Germany plans net new borrowing of 26.1 billion euros (22 billion pounds) next year, some 4 billion euros more than this year's estimated borrowing, as a deepening euro zone debt crisis drags on Europe's largest economy and stalls tax revenue growth.
Germany's economic growth has surprised on the upside this year, enabling it to more than halve its initial planned new borrowing and take the moral high ground in urging ailing euro zone peers to save and consolidate, after busting euro zone deficit rules itself in 2010.
This year's net borrowing is seen at 22 billion euros, more than half an earlier estimate of 48.4 billion.
The 2012 budget of 306 billion euros shows a planned increase in expenditure of 0.1 percent, the government said, noting this was significantly lower than expected inflation of 1.8 percent.
The budget falls well within the euro zone's budget deficit limit of 3 percent of gross domestic product, and gives Germany adequate space to meet its new debt brake law, the government said.
This is a budget where as a pure saver you might have wanted more ... but it is a realistic budget, said Otto Fricke, budget spokesman for junior coalition partners the FDP Liberals, pointing out that markets have rewarded Germany for its prudence with lower interest costs.
The troubles of Germany's most heavily indebted partners in the euro zone have driven down Berlin's borrowing costs as investors seek security in its benchmark Bunds.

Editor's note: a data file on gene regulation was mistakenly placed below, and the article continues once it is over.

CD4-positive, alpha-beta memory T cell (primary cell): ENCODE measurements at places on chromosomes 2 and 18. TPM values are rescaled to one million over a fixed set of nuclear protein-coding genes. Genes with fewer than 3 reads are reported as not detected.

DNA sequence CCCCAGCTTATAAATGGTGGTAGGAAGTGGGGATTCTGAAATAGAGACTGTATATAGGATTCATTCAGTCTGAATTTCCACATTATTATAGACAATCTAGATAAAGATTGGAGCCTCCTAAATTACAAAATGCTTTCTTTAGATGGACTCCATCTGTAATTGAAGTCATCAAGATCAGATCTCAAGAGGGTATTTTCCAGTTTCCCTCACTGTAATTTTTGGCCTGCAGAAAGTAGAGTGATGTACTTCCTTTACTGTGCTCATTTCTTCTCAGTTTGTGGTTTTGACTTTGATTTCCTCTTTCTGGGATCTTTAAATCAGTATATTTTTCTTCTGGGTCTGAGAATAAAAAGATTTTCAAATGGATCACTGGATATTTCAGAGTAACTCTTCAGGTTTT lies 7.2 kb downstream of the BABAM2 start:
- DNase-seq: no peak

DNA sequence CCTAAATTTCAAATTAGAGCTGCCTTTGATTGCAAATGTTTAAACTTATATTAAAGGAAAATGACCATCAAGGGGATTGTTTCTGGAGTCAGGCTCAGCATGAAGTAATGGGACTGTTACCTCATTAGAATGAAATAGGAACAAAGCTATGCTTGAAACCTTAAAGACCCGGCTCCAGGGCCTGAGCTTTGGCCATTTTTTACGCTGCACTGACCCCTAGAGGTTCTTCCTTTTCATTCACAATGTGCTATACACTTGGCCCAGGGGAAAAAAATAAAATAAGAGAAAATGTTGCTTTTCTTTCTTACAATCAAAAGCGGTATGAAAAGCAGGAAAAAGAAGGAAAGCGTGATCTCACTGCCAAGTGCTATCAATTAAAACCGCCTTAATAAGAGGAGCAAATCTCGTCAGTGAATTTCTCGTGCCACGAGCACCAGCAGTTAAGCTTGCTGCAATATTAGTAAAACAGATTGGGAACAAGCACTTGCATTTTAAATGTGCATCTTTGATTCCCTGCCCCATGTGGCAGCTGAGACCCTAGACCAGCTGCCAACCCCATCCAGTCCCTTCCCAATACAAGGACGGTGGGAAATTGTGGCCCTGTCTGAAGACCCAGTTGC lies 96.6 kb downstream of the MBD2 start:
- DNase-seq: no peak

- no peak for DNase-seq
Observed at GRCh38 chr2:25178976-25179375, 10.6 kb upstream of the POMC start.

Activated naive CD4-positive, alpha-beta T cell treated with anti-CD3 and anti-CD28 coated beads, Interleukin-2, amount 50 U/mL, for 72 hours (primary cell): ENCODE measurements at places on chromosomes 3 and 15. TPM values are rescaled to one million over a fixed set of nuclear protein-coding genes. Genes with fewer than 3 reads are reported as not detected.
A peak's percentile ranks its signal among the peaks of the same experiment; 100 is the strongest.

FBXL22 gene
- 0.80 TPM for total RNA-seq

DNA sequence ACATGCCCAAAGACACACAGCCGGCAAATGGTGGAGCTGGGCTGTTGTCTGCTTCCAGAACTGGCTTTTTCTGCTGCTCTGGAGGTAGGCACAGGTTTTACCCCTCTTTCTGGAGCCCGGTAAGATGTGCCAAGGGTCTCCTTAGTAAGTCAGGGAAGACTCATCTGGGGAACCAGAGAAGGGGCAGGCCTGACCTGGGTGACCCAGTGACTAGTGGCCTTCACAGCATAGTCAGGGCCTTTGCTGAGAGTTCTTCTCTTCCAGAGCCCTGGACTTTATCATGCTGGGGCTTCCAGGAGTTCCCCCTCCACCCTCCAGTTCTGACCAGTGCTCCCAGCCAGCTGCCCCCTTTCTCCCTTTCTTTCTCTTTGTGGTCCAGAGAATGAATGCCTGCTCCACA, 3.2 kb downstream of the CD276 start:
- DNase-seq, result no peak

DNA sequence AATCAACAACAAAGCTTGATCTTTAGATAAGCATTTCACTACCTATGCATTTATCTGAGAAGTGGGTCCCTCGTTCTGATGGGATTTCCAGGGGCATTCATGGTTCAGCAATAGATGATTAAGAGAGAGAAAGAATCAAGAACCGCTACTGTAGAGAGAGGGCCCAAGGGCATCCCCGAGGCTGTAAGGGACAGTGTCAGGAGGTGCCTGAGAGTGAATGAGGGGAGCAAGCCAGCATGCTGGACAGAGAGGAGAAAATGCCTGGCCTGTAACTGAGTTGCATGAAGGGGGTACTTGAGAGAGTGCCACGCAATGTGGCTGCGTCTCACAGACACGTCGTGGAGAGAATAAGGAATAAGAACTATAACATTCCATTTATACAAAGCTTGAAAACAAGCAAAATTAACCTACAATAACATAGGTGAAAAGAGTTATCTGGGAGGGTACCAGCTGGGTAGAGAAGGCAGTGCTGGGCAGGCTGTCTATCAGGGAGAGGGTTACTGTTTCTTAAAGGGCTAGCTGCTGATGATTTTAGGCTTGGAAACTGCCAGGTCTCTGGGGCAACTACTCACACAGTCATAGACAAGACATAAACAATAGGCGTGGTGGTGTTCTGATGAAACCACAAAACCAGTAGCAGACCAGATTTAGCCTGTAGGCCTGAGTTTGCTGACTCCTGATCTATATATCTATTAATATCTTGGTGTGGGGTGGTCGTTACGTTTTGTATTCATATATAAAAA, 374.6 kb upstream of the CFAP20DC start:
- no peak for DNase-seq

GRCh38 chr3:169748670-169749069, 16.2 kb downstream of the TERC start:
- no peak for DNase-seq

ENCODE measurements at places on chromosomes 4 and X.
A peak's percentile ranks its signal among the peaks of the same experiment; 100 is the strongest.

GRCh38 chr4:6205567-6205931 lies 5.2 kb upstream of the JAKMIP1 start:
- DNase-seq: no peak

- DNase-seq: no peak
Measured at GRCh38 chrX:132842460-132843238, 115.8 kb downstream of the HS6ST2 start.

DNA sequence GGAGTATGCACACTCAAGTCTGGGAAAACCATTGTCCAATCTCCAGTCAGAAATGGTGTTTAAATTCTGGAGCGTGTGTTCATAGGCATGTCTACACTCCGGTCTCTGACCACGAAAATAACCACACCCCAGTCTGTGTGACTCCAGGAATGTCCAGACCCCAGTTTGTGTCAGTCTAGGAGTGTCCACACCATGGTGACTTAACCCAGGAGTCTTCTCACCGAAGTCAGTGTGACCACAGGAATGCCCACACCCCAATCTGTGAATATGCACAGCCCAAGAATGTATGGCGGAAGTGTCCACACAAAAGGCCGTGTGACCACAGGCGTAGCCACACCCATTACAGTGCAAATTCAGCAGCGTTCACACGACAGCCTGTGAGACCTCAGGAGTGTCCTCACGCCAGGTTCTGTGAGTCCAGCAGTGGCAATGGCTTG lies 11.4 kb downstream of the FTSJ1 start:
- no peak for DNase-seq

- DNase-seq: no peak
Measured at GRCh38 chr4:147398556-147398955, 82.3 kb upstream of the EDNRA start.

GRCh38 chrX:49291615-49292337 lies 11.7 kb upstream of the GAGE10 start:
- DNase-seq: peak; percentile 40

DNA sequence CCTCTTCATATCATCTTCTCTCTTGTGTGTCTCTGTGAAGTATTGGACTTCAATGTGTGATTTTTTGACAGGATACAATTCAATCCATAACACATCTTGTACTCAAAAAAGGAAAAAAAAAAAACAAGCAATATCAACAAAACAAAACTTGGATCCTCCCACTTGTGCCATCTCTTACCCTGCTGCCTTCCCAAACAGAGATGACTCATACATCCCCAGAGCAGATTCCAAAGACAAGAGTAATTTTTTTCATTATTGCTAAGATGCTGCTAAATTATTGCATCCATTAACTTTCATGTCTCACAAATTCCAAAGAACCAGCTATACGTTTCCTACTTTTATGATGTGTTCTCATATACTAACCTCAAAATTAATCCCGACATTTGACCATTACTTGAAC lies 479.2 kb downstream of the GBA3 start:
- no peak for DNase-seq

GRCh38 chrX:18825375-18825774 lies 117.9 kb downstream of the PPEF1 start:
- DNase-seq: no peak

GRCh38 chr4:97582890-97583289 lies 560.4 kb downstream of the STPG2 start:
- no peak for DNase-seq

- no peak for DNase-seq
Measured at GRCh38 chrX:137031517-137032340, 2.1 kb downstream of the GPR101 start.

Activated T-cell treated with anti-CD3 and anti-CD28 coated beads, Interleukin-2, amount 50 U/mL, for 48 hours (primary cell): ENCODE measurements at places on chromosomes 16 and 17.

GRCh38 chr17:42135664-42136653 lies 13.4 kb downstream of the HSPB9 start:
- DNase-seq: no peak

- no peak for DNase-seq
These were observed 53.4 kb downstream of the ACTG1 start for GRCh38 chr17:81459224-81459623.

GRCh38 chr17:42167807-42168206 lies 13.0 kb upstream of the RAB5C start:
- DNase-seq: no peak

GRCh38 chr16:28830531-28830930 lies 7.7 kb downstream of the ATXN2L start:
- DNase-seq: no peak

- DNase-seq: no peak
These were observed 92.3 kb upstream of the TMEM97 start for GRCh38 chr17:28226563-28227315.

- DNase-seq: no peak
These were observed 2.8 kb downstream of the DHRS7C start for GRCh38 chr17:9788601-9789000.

Opposition parties however criticised the government for increasing borrowing next year at a time when others are making painful spending cuts.
The new borrowing figure, laid out in a draft budget drawn up by parliament's budget committee in the early hours of Friday, was slightly below the 27.2 billion euros originally sought by the government.
Germany's economy has been a star performer in the industrialised world since the end of the 2008 financial crisis and has underpinned growth across the euro zone. But a deepening debt crisis has battered confidence at home and abroad, forcing analysts to rein in 2012 growth forecasts.
Berlin estimates growth of 2.9 percent this year, fading to 1 percent next year. This means 2011's strong tax revenues and lower social expenditure are not expected to continue in 2012, while new costs emerge.
These include funding for holiday bonuses for state employees, at around 500 million euros, as well as a billion euros for additional transportation investment.
Carsten Schneider, budget affairs spokesman for the opposition Social Democrats, said Finance Minister Wolfgang Schaeuble was doing the opposite of what he is asking others to do, and thereby damaging his authority.
Germany's Bundestag, or lower house of parliament, is set to approve the 2012 budget at the end of the month.
Germany busted the euro zone's official deficit ceiling of 3 percent of GDP with a deficit of 3.3 percent in 2010. This year the budget deficit is estimated at 1.5 percent, meeting requirements two years earlier than required.
(Additional reporting by Matthias Sobolewski; Writing by Alexandra Hudson and Brian Rohan; Editing by Toby Chopra and Susan Fenton)